Arts & Culture

Arts and culture

Corning Museum of Glass

Rochester sculptor Albert Paley is working with scientists and glassmakers at Corning Incorporated, to create objects by fusing glass and metal.

Before Corning developed a type of glass that has the same properties as the metal alloy Kovar, this would not have been possible because the two materials have vastly different cooling rates.

Paley will be publicly demonstrating his glass and metal work for the first time at Corning's new Amphitheater Hot Shop today and Saturday.

Tom Gasek

The Fast Forward Film Festival debuts tonight at the Little Theater.

The event features two nights of screenings of short films made by local professional and aspiring film makers that raise awareness about environmental issues.

One of those films is called "Ain't No Fish", co-directed by professional animator and RIT professor Tom Gasek.  It's a short stop motion animated film featuring singing seals, but it delivers a powerful message about the plight of our oceans.

Tom tells says he actually started working on this short film in the early 1990s.

senecaparkzoo.org

Rochester's elephant population is getting a little larger.

Monroe County Executive Maggie Brooks and officials from the Seneca Park Zoo are announcing the arrival of two female African elephants. Moki and Chana were born in Zimbabwe in 1982. They come to Rochester from the Jacksonville Zoo and Gardens in Florida.

Dr. Jeff Wyatt, Seneca Park Zoo Director of Health and Conservation was with the elephants when they were transported from Jacksonville. He says both elephants are in good health and neither was sedated during the trip aboard a climate-controlled semi-trailer.

Abby Wambach One Of Time's "Most Influential"

Apr 16, 2015
wfuv.org

Rochester's international soccer star Abby Wambach is a leader on her teams, and a role model for young fans.

She's earned another honor.

Time magazine has named her one of its "Top 100" most influential people.

library.rochester.edu

 Last week marked the 150th anniversary of the end of the Civil War.

The University of Rochester is commemorating that event through the month of April.

Tonight at the Rush Rhees Library on the River Campus at 7 p.m., Bob Marcotte will help lead a discussion about Rochester's vital role in the conflict. Marcotte, a former Democrat and Chronicle columnist, is the author of Where They Fell: Stories of Rochester Area Soldiers in the Civil War.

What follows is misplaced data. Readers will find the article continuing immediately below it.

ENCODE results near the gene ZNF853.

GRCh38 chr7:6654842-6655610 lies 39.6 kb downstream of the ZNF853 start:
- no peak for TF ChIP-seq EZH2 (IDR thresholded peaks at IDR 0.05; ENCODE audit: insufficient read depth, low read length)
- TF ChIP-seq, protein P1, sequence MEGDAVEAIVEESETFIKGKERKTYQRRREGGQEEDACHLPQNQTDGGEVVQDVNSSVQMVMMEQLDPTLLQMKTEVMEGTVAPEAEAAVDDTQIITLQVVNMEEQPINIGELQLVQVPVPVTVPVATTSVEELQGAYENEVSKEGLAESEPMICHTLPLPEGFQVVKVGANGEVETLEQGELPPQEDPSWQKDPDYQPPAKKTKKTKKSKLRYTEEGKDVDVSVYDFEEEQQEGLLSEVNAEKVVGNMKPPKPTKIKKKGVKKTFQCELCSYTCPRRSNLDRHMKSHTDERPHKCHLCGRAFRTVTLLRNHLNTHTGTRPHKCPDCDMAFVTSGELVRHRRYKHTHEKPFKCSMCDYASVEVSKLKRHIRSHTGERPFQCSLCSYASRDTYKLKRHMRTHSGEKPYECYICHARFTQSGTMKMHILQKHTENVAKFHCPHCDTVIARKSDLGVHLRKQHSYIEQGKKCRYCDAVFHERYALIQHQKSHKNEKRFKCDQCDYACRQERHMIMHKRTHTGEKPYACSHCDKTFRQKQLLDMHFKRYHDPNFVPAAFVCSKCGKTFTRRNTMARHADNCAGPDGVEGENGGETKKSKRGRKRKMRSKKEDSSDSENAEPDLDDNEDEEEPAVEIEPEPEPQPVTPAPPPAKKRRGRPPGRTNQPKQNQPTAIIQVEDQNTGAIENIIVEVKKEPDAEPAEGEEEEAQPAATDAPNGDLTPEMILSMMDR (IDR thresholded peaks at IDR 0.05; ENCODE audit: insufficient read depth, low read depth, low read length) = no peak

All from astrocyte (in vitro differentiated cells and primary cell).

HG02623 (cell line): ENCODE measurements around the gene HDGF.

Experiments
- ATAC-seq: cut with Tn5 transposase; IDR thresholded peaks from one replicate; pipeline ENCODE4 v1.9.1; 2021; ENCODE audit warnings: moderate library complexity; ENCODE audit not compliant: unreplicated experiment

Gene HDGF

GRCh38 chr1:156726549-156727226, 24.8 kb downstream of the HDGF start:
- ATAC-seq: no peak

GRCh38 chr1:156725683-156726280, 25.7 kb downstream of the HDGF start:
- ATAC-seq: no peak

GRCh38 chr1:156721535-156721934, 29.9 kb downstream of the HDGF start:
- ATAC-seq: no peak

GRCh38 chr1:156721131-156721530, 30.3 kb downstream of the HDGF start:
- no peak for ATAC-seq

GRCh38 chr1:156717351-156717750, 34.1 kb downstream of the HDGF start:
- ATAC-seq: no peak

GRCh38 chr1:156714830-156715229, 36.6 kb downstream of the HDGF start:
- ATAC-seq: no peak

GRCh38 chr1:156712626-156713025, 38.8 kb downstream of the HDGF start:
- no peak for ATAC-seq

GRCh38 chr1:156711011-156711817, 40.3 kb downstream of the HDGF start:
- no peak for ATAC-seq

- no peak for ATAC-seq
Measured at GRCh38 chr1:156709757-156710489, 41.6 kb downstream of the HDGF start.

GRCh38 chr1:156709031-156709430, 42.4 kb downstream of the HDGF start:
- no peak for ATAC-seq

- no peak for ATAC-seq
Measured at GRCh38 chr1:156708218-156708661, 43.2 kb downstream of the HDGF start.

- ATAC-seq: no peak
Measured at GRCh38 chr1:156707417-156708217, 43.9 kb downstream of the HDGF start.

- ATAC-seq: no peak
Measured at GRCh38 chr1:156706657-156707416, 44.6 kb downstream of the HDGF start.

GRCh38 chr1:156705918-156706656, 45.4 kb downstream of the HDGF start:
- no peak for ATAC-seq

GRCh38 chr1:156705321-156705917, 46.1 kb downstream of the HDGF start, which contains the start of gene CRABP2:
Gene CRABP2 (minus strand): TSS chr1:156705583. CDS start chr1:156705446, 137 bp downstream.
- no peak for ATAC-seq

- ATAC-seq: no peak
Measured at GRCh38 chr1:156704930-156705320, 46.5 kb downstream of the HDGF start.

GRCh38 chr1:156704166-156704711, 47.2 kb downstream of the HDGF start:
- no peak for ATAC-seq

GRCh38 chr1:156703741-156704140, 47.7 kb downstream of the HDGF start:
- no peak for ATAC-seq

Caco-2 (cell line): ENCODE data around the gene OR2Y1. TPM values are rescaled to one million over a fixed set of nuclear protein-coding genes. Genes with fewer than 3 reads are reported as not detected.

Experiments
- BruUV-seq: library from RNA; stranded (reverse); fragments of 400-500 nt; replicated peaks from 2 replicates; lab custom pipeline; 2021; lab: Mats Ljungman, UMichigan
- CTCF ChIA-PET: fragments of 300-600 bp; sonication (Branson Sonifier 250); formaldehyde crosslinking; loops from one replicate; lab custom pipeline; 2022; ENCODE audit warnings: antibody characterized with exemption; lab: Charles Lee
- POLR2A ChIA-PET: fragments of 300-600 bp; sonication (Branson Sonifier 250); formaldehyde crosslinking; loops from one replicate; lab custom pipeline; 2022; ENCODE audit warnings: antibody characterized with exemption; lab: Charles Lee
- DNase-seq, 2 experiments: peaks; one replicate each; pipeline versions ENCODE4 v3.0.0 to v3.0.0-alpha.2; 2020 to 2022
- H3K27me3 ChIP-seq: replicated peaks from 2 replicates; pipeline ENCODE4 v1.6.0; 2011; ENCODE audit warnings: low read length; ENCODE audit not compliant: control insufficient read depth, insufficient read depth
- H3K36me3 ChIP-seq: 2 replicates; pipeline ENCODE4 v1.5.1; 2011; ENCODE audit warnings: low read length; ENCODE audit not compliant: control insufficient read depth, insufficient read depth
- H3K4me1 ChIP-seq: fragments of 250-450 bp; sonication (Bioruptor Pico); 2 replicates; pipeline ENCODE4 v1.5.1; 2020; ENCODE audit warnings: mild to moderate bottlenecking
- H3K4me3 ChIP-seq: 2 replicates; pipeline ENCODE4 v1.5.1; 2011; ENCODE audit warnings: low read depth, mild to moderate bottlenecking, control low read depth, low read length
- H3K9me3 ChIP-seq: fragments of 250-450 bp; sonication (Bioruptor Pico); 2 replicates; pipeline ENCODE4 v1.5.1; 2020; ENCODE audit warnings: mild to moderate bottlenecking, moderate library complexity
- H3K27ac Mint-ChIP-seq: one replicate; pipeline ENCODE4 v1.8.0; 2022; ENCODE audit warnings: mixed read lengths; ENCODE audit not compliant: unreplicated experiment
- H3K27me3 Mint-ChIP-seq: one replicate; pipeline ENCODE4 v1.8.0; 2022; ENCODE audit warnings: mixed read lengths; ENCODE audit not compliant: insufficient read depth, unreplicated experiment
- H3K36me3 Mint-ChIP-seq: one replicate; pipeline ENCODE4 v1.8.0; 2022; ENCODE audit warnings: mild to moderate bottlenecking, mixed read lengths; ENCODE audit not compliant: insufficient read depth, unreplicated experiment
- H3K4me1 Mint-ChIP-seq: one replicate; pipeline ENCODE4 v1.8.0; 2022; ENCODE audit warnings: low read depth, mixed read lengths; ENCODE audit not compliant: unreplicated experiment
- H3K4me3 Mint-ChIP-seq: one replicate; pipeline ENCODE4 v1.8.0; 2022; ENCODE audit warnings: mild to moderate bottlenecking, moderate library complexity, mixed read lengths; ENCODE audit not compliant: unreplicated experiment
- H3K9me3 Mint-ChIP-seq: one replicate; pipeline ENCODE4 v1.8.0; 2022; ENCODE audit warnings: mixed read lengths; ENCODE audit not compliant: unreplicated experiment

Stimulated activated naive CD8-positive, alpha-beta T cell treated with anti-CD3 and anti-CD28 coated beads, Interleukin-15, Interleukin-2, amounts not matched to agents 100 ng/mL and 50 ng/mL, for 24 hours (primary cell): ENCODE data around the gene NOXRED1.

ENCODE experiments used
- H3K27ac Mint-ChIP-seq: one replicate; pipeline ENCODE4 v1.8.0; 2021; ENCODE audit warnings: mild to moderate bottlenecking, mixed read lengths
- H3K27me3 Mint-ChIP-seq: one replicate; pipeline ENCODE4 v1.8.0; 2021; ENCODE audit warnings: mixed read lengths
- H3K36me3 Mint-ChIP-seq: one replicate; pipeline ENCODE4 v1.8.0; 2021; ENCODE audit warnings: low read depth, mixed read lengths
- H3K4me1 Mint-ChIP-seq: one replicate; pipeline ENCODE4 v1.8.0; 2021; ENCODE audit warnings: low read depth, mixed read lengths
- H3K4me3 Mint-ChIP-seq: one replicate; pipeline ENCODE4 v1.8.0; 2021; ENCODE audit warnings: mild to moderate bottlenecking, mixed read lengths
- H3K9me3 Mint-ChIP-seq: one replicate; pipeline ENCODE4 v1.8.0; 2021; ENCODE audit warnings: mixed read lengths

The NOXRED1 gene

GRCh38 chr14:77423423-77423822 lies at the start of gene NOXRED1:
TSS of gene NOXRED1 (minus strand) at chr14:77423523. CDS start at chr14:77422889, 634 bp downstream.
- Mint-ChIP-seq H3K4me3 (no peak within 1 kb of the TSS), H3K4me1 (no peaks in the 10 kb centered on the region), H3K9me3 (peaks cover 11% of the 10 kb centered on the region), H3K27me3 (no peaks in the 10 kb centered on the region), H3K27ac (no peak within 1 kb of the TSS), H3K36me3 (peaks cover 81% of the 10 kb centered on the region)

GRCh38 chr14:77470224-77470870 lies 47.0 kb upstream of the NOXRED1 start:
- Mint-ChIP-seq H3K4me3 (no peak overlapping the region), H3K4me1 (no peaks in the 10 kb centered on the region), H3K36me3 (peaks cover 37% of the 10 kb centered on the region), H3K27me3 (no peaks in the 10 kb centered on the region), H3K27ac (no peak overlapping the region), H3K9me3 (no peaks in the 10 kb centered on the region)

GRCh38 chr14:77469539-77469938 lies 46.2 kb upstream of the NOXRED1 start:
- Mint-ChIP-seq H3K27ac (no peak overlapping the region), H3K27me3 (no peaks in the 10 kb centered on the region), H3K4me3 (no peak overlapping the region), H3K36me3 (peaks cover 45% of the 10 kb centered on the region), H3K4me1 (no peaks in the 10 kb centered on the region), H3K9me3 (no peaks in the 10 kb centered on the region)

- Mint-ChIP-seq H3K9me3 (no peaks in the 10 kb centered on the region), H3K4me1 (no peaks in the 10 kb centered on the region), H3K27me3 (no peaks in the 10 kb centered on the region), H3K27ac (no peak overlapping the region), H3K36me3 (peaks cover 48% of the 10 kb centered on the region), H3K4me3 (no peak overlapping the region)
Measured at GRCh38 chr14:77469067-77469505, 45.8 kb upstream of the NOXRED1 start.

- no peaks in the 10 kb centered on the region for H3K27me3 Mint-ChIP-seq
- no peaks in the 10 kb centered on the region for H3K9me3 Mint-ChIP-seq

www3.libraryweb.org

The Rochester Public Library is partnering with the StoryCorps project to help gather oral histories under a pilot program.

You may have heard StoryCorps segments on WXXI through NPR.  StoryCorps is also partnering with some libraries, and in Rochester, City Historian Christine Ridarsky  says the local effort will involve the library staff gathering interviews with recent immigrants.

Michelle Faust / WXXI News

There are plans for a new arts venue in Rochester's East End.

It involves a landmark building, the 100 year old  former First Church of Christ, Scientist building at 440 East Avenue.

Rochester Lyric Opera is purchasing that building for $1.2 million. The 100 year old building will become a performance hall, that will now be called the Lyric Theatre.

Randy Gorbman / WXXI News

A longtime former director of the Eastman School of Music has been honored for his contributions. A dedication ceremony held Tuesday at the Sibley Music Library on Gibbs Street named the atrium of that library after Freeman.

He also received an honorary Doctor of Music degree from the University of Rochester. 

Freeman, who led Eastman for 24 years until 1996, was always focused on teaching entrepreneurial skills to music students and he says that’s especially important today.

Expanded Lilac Festival This Year

Apr 7, 2015
City of Rochester

Officials behind the Rochester Lilac Festival say they're expanding the footprint of the event this year.

Producer Jeff Springut says they're relocating the popular arts and crafts show to Reservoir Avenue, allowing for more people to enjoy the art and crafts show, and the flowers.

He says that will free up space along South Avenue where they will be putting up the "Big Top Tent"

The tent will house an expanded wine and chocolate tasting, a two-day beer fest, and a home and garden show on weekends.

There are also 64 free concerts over 10 days.

Facebook Page: "we love Lucy, get rid of this statue" / https://www.facebook.com/LucyStatue?fref=ts

CELORON, N.Y. (AP & The Buffalo News)  The sculptor who created a much-maligned tribute to Lucille Ball in her western New York hometown says he'll replace the statue for free after criticism of his depiction of the beloved 1950s sitcom star drew worldwide attention. 

Dave Poulin tells The Associated Press on Tuesday morning that he admits the life-size bronze statue placed in a village of Celoron park in 2009 wasn't his best work. He plans to recreate a new statue. 

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